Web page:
William Consalo & Sons Farms, Inc. v. Mex-Produce Sales et al

Filing 17

ORDER granting 16 Motion for Entry of Default. Ordered Judgment is awarded in favor of William Consalo & Sons Farms, Inc and against Mex-Produce Sales, LLC, Saul Gonzales and Carlos L Zaragoza in the amount of $15,765.00 for damages, $244.37 for prejudgment interest and $702.87 for costs. Clerk of Court shall enter judgment and close its file in this matter. Signed by Judge Cindy K Jorgenson on 10/22/08.(SSU, )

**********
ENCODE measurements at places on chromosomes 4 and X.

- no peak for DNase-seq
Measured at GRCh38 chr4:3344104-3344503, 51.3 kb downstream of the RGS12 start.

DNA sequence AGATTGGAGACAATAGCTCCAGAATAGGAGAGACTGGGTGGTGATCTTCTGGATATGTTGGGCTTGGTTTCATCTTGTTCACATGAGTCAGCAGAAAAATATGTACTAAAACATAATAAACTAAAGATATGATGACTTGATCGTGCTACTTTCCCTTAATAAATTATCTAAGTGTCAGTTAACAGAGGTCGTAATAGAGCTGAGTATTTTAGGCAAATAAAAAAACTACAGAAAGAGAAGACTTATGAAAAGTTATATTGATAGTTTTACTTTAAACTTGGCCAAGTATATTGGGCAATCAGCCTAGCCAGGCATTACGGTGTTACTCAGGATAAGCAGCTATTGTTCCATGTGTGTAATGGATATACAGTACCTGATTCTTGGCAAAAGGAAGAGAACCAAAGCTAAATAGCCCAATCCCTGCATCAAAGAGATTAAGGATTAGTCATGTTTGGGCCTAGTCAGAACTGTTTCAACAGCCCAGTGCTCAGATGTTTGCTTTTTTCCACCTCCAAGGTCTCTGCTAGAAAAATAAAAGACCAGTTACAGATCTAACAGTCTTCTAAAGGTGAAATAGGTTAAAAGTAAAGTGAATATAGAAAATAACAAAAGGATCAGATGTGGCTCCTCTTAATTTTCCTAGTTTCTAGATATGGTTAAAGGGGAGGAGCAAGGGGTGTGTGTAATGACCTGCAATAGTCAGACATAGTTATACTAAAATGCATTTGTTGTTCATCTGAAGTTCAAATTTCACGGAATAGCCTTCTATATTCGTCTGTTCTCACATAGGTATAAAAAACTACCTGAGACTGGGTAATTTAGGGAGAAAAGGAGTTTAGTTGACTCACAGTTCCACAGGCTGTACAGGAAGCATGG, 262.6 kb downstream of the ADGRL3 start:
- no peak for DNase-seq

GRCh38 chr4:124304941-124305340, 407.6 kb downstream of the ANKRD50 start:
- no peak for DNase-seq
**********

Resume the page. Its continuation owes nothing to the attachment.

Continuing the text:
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1 2 3 4 5 6 7 8 9 10 11 12 13 14 15 16 17 18 19 20 21 22 23 24 25 26 27 28 WO IN THE UNITED STATES DISTRICT COURT FOR THE DISTRICT OF ARIZONA WILLIAM CONSALO & SONS FARMS,) ) INC., ) ) Plaintiff, ) ) vs. ) MEX-PRODUCE SALES, LLC, SAUL) G O N Z A L E S , a n d C A R L O S) ) ZARAGOZA, ) ) Defendants. ) No. CIV 08-348-TUC-CKJ ORDER Plaintiff William Consalo & Sons Farms, Inc. ("Farms") has filed a Motion for Entry of Default Judgment and Final Judgment Thereon [Doc. # 16]. No response has been filed. I. Factual and Procedural Background Farms is a corporation with a principal place of business in Vineland, New Jersey. Farms engages in the business of buying and selling wholesale quantities of perishable agricultural commodities, i.e., produce, in interstate commerce. Farms is a dealer subject to and licensed under the provisions of Perishable Agricultural Commodities Act ("PACA"). Mex-Produce Sales, L.L.C. ("Mex-Produce") is an Arizona limited liability corporation with its principal place of business in Nogales, Arizona. Mex-Produce buys wholesale quantities of produce in interstate commerce. Mex-Produce is a dealer subject to and licensed under the provisions of PACA. Saul Gonzales ("Gonzales") and Carlos L. Zaragoza ("Zaragoza") 1 2 3 4 5 6 7 8 9 10 11 12 13 14 15 16 17 18 19 20 21 22 23 24 25 26 27 28 were members of Mex-Produce at the relevant times. Gonzales and Zaragoza controlled the day to day operations of Mex-Produce and were in positions of control over the PACA trust assets belonging to Farms. Farms sold and delivered to Mex-Produce wholesale amounts of produce worth $15,765.00 between June 30, 2007, and August 7, 2007. Payment has not been made. Language required by 7 U.S.C. 499e(c)(4) was included on Farms' invoice so that Farms could preserve its interest in the PACA statutory trust designed to assure payment to produce suppliers. On June 10, 2008, Farms filed a Complaint in this Court alleging (1) Defendants failed to pay trust funds, (2) Defendants failed to pay for goods sold, (3) Gonzales, as a corporate official, unlawfully dissipated trust assets, (4) Zaragoza, as a corporate official, unlawfully dissipated trust assets, and (5) Farms is entitled to prejudgment interest, costs, and attorneys' fees. On September 11, 2008, Farms filed an Application for Entry of Default Judgment and Final Judgment Thereon [Doc. # 14] ("Application"). On September 15, 2008, default was entered by the Clerk of the Court. On September 29, 2008, Farms filed a Motion for Entry of Default Judgment and Final Judgment Thereon [Doc. # 16] ("Motion"). No response has been filed. II. Adequacy of Service of Process As a preliminary matter, the Court addresses the adequacy of the service of process on Defendants. See e.g., Carimi v. Royal Carribean Cruise Line, Inc., 959 F.2d 1344, 1345 (5th Cir. 1992) (Where default "is based on a void judgment under rule 60(b)(4), the district court has no discretion-the judgment is either void or it is not. If a court lacks jurisdiction ... because of insufficient service of process, the judgment is void and the district court must set it aside.); Mason v. Genisco Tech. Corp., 960 F.2d 849, 851-52 (9th Cir. 1992) (finding that where a plaintiff "failed to serve [defendant] properly ... the default judgments [wa]s void"). Based on the Affidavits of Service filed in this case [Doc. #s 10 and 13], it appears -2- 1 2 3 4 5 6 7 8 9 10 11 12 13 14 15 16 17 18 19 20 21 22 23 24 25 26 27 28 that the Complaint and Summons were personally served on Zaragoza on July 24, 2008, and on Gonzales on August 20, 2008.1 See Fed.R.Civ.P. 4(e) (discussing service of process on an individual). Based on another Affidavit of Service filed in this case [Doc. # 11], it appears that the Complaint and Summons was served on Mex-Produce by serving Gonzales on August 20, 2008. See Fed.R.Civ.P. 4(h) (discussing service of process on a corporation, partnership, or association). Therefore, with the Complaint having been properly served on Defendants, Farms has satisfied the service requirements necessary to obtain a default judgment. III. Default Judgment against Defendants Rule 55(b)(2), Fed.R.Civ.P., provides for the entry of judgment by default by the court. However, a court may not enter judgment by default against an infant or incompetent person unless he is represented by a general guardian, committee, conservator, or other such representative. Id. Moreover, the Soldiers' and Sailors' Civil Relief Act of 1940, 50 U.S.C. Appendix, 501, provides specific requirements which must be fulfilled before a default judgment may be entered. 50 U.S.C. 520. Defendants are not infants, incompetent persons, or in the military service of the United States. Affidavit of Richard Cole, 8. Thus, there is nothing in Rule 55(b)(2) or the Soldiers' and Sailors' Civil Relief Act that prevents the Court from entering judgment by default. The Affidavit of Service as to Gonzales indicates that the process server served an individual believed to be Gonzales based on (1) numerous visits to 2047 N. Ocean Garden Drive Bldg. B, Nogales, Arizona, when the office manager informed the process server that Gonzales was not available, (2) surveillance of the building by the process server when he had been informed by the officer manager that Gonzales would return shortly, (3) the process server being informed that Gonzales' vehicle was in the parking lot on August 20, 2008, after the officer manager had informed him that Gonzales was not present, (4) a description provided to the office manager, (5) a discussion with the individual who had claimed to be the office manager rather than Gonzales for over two months, and (6) the process server's 15 years experience as a process server leading him to believe that the purported office manager was actually Gonzales. -3- 1 1 2 3 4 5 6 7 8 9 10 11 12 13 14 15 16 17 18 19 20 21 22 23 24 25 26 27 28 IV. Default Judgment and Eitel Factors Because service appears to have been proper and default judgment may be entered against Defendants, the Court now addresses the merits of Farms' Motion. After entry of a default, a court may grant a default judgment on the merits of the case. See Fed.R.Civ.P. 55. "The district court's decision whether to enter a default judgment is a discretionary one." Aldabe v. Aldabe, 616 F.2d 1089, 1092 (9th Cir.1980). Factors that a court may consider in exercising that discretion include: (1) the possibility of prejudice to the plaintiff, (2) the merits of plaintiff's substantive claim, (3) the sufficiency of the complaint, (4) the sum of money at stake in the action; (5) the possibility of a dispute concerning material facts; (6) whether the default was due to excusable neglect, and (7) the strong policy underlying the Federal Rules of Civil Procedure favoring decisions on the merits. Eitel v. McCool, 782 F.2d 1470, 1471-72 (9th Cir. 1986). As default has already been entered in this case, the Court must take as true all factual allegations in Farms' Complaint except for those related to the amount of damages. See TeleVideo Sys., Inc. v. Heidenthal, 826 F.2d 915, 917-18 (9th Cir. 1987) ("The general rule of law is that upon default the factual allegations of the complaint, except those relating to the amount of damages, will be taken as true.") (internal quotation marks omitted); Rio Properties, Inc. v. Rio International Interlink, 284 F.3d 1007 (9th Cir. 2002). A. Possibility of Prejudice to Plaintiff The Court first considers whether Farms will suffer prejudice if default judgment is not entered. Eitel. Based on the documents submitted by Farms, it appears that Defendants do not contest the fact that Farms as a beneficiary of the PACA trust is entitled to payment for the produce accepted by Defendants from Farms. The Court concludes that Farms would suffer prejudice if its motion for default judgment were denied because it would be "without other recourse for recovery." PepsiCo, Inc. v. California Security Cans, 238 F.Supp.2d 1172, 1177 (C.D.Cal. 2002). -4- 1 2 3 4 5 6 7 8 9 10 11 12 13 14 15 16 17 18 19 20 21 22 23 24 25 26 27 28 B. Merits of Plaintiff's Substantive Claim and Sufficiency of the Complaint The Court also considers that Eitel "require[s] that a plaintiff state a claim on which the [plaintiff] may recover." Philip Morris U.S.A., Inc. v. Castworld Products, Inc., 219 F.R.D. 494, 499 (C.D.Cal. 2003) (internal quotation marks omitted). A PACA plaintiff must show that (1) the commodities sold were perishable agricultural commodities, (2) the purchaser was a commission merchant, dealer, or broker, (3) the transaction occurred in contemplation of interstate or foreign commerce, (4) the seller has not received full payment on the transaction, and (5) the seller preserved its trust rights by including statutory language referencing the trust on their invoices. 7 U.S.C. 499e(c)(3), (4); 7 C.F.R. 46.46(c), (f). In the instant case, Farms has sufficiently stated a claim under the PACA. Farms has pleaded facts supporting the creation of a trust between Farms and Defendants under 7 U.S.C. 499e(c) and the Defendants' breach of that trust under 7 U.S.C. 499b(4). Further, Farms has pleaded facts that the commodities sold were perishable agricultural commodities and that the transaction occurred in contemplation of interstate commerce. Additionally, Farms and Mex-Produce have been identified as licensed PACA dealers. See 7 U.S.C. 499a(b). Farms preserved the trust under 7 U.S.C. 499e(c)(4) by inserting the requisite statutory language on its invoice to Mex-Produce and has not received full payment on the transaction. Moreover, Farms has pleaded facts to establish that Gonzales and Zaragoza were in positions to oversee the proper application of the PACA trust assets and did not preserve the trust assets for Farms. Gonzales and Zaragoza, therefore, have breached a fiduciary duty and are personally liable for those tortuous acts. Coosemans Specialties, Inc. v. Gargiulo, et al., 485 F.3d 701 (2nd Cir. 2007). Given these allegations and the Court's acceptance of these allegations as true, the Court finds that Farms has adequately shown that Defendants have violated the PACA. C. Sum of Money at Stake in Action For the fourth Eitel factor, "the court must consider the amount of money at stake in relation to the seriousness of Defendant's conduct." California Security Cans, 238 F.Supp.2d -5- 1 2 3 4 5 6 7 8 9 10 11 12 13 14 15 16 17 18 19 20 21 22 23 24 25 26 27 28 at 1176. If the sum of money at stake is completely disproportionate or inappropriate, default judgment is disfavored. In this case, the damage award sought by Farms is the payment of $15,765.00. This constitutes the amounts for shipments of mangos related to seven invoices. Here, Defendants did not comply with the PACA trust and Gonzales and Zaragoza violated their fiduciary duties. The amount of damages sought by Farms, i.e., the amount of money at stake in relation to Defendants' conduct is proportionate and appropriate. D. Possibility of Dispute Concerning Material Facts The Court also considers the possibility of dispute as to any material facts in the case. Here, there is little possibility of dispute concerning material facts because (1) based on the entry of default, the Court accepts all allegations in Farms' complaint as true (except for those relating to damages) and (2) Defendants have not made any attempt to challenge Farms' Complaint or even appear in this case. E. Whether Default Was Due to Excusable Neglect Usually, a court will ask whether the failure to answer is due to excusable neglect. See Eitel, 782 F.2d at 1472 (noting that the fact that the parties were engaged in settlement negotiations excused defendant from failing to answer). In the instant case, Defendants were properly served with the Summons and Complaint. Indeed, it appears that Gonzales sought to evade service. Moreover, the Application [Doc. # 14] was mailed to Defendants.2 Given these circumstances, it is unlikely that Defendants' failure to answer and the resulting default was a result of excusable neglect. Cf. Shanghai Automation Instrument Co., Ltd. v. Kuei, 194 The Court notes that Defendants have not appeared in this action or demonstrated a clear purpose to defend the suit. See, Rule 55(b)(2), Fed.R.Civ.P. (service upon party of written notice of the application for default judgment if party has appeared in the action); Wilson v. Moore & Associates, Inc., 564 F.2d 366, 369 (9th Cir. 1977) ("In limited situations, informal contacts between the parties have sufficed when the party in default has thereby demonstrated a clear purpose to defend the suit."); Franchise Holding II, L.L.C. v. Huntington Restaurants Group, Inc., 375 F.3d 922, 928 (9th Cir. 2004). -6- 2 1 2 3 4 5 6 7 8 9 10 11 12 13 14 15 16 17 18 19 20 21 22 23 24 25 26 27 28 F.Supp.2d 995, 1005 (N.D.Cal. 2001) (concluding no excusable neglect because defendants "were properly served with the Complaint, the notice of entry of default, as well as the papers in support of the instant motion"). F. Policy Underlying Federal Rules of Civil Procedure Generally, default judgments are disfavored because "cases should be decided upon their merits whenever reasonably possible." Eitel, 782 F.2d at 1472. However, because a discretionary standard is applied, "default judgments are more often granted than denied." PepsiCo v. Triunfo-Mex, Inc., 189 F.R.D. 431, 432 (C.D.Cal. 1999). Indeed, the mere existence of Fed. R. Civ. P. 55(b) indicates that the seventh Eitel factor is not alone dispositive. California Security Cans, 238 F.Supp.2d at 1177. Moreover, the Defendants' failure to answer the Complaint makes a decision on the merits impractical, if not impossible. Based on the affidavit in support of Farms' request for attorneys' fees, it appears that Farms attempted to resolve this matter with Defendants prior to the filing of this lawsuit. Further, Defendants have failed to respond to the lawsuit and Farms has specifically pleaded facts supporting its claim; therefore, the policy encouraging decisions of cases on their merits does not weigh against granting default judgment here. V. Summary Based on all the Eitel factors discussed above, the Court finds that Farms' Motion should be granted. VI. Damages Having determined that the Motion should be granted, the Court now turns to the matter of damages. Farms seeks $15,765.00 in damages. Under PACA, a commission merchant, dealer, or broker that violates any provision of section 499b shall be liable for the full amount of damages sustained in consequence of such violation. 7 U.S.C. 499e(a). According to the Complaint, as corroborated by the affidavit of Vince Consalo and its -7- 1 2 3 4 5 6 7 8 9 10 11 12 13 14 15 16 17 18 19 20 21 22 23 24 25 26 27 28 attachments, Defendants failed to pay Farms $15,765.00. The Court finds that Farms has established that Defendants are liable for $15,765.00. VII. Attorneys' Fees, Prejudgment Interest, and Costs Farms has requested an award of attorneys' fees in the amount of $6,996.87, prejudgment interest in the amount of $344.13 through September 15, 2008, and costs in the amount of $702.87. A. Attorneys' Fees The Ninth Circuit has determined that a PACA beneficiary may also recover expenses and fees that are due contractually or otherwise "in connection with" the transaction that is the subject of the PACA trust claim. Middle Mountain Land & Produce, Inc. v. Sound Commodities, Inc., 307 F.3d 1220, 1223 (9th Cir. 2002). In Middle Mountain, the court allowed a trust beneficiary to collect attorneys' fees and interest because the invoice for the produce created a contractual right to such fees. The fees were "within the scope of the statute's protection of `full payment owing in connection with the [PACA] transaction." Middle Mountain, 307 F.3d at 1223, quoting 7 U.S.C. 499e(c). The court stated that the invoices and related communications should be assessed to determine whether they created a contractual right to attorneys' fees and prejudgment interest. Id., at 1225. However, the court also found that, where the invoice does not create a contractual right to attorneys' fee, there is no contractual right to attorneys' fees. Id., at 1225 ("the district court has limited authority to grant attorneys' fees to PACA claimants").3 The Court notes that two of the cases cited by Farms in its Memorandum in support of its Motion involved language included on the invoices to create a contractual right to attorneys' fees. See Country Best v. Christopher Ranch, LLC, 361 F.3d 629, 631 (11th Cir. 2004) ("requests were based on notations on invoices"); JC Produce, Inc. v. Paragon Steakhouse Rests., Inc., 70 F.Supp.2d 1119, 1123 (E.D.Cal. 1999) (plaintiff's invoices expressly reserved PACA trust rights over interest and reasonable attorneys' fees). The court in E. Armata, Inc. v. Platinum Funding, 887 F.Supp.2d 1119, 1123 (E.D.N.Y. 1995), did not -8- 3 1 2 3 4 5 6 7 8 9 10 11 12 13 14 15 16 17 18 19 20 21 22 23 24 25 26 27 28 In this case, the invoices do not include a provision that, for example, attorneys' fees necessary to collect payments are sums owing in connection with the transaction. See e.g., JC Produce, Inc. v. Paragon Steakhouse Rests., Inc., 70 F.Supp.2d 1119, 1123 (E.D.Cal. 1999) (plaintiff's invoices expressly reserved PACA trust rights over interest and reasonable attorneys' fees). Moreover, Farms has failed to provide any other related communications exhibiting a contractual right to attorneys' fees. The Court finds that an award of attorneys' fees is not appropriate. B. Prejudgment Interest The Ninth Circuit has determined that "a district court may award reasonable prejudgment interest to PACA claimants if such an award is necessary to protect the interests of PACA claimants, and that such an award absent contract is discretionary." Middle Mountain, 307 F.3d at 1226. The Court considers that Defendants accepted the produce more than one year ago, counsel for Farms attempted to resolve the payment dispute with Defendants prior to filing suit, and Gonzales sought to evade service. The Court finds that an award of prejudgment interest is necessary to protect the interests of Farms and finds that Farms is entitled to prejudgment interest in the amount of $244.37. See Nelson v. EG&G Energy Measurements Group, Inc., 37 F.3d 1384, 1391 (9th Cir. 1994). The Court calculates the prejudgment interest from August 8, 2007, the day after the last invoice, at a rate of 1.25%, compounded daily. See 28 U.S.C. 1691(a) (interest rate equal to the weekly average 1-year constant maturity Treasury yield, as published by the Board of Governors of the Federal Reserve System, for the calendar week preceding; 28 U.S.C. 1961(b) (interest computed daily). C. Costs The Ninth Circuit has determined that the language "in connection with" in the PACA state whether any invoice included language regarding attorneys' fees. -9- 1 2 3 4 5 6 7 8 9 10 11 12 13 14 15 16 17 18 19 20 21 22 23 24 25 26 27 28 authorizes "not only the price of the perishable agricultural commodities but also additional related expenses . . ." Middle Mountain, 307 F.3d at 1222-23. The Court finds Farms is entitled to an award of costs in the amount of $702.87. Accordingly, IT IS ORDERED: 1. William Consalo & Sons Farms, Inc.'s Motion for Default Judgment [Doc. # 16] is GRANTED; 2. Judgment is awarded in favor of William Consalo & Sons Farms, Inc., and against Mex-Produce Sales, L.L.C., Saul Gonzales, and Carlos L. Zaragoza in the amount of $15,765.00 for damages, $244.37 for prejudgment interest, and $702.87 for costs. 3. The Clerk of the Court shall enter judgment in favor of William Consalo & Sons Farms, Inc., and against Mex-Produce Sales, L.L.C., Saul Gonzales, and Carlos L. Zaragoza and shall then close its file in this matter. DATED this 22nd day of October, 2008. - 10 -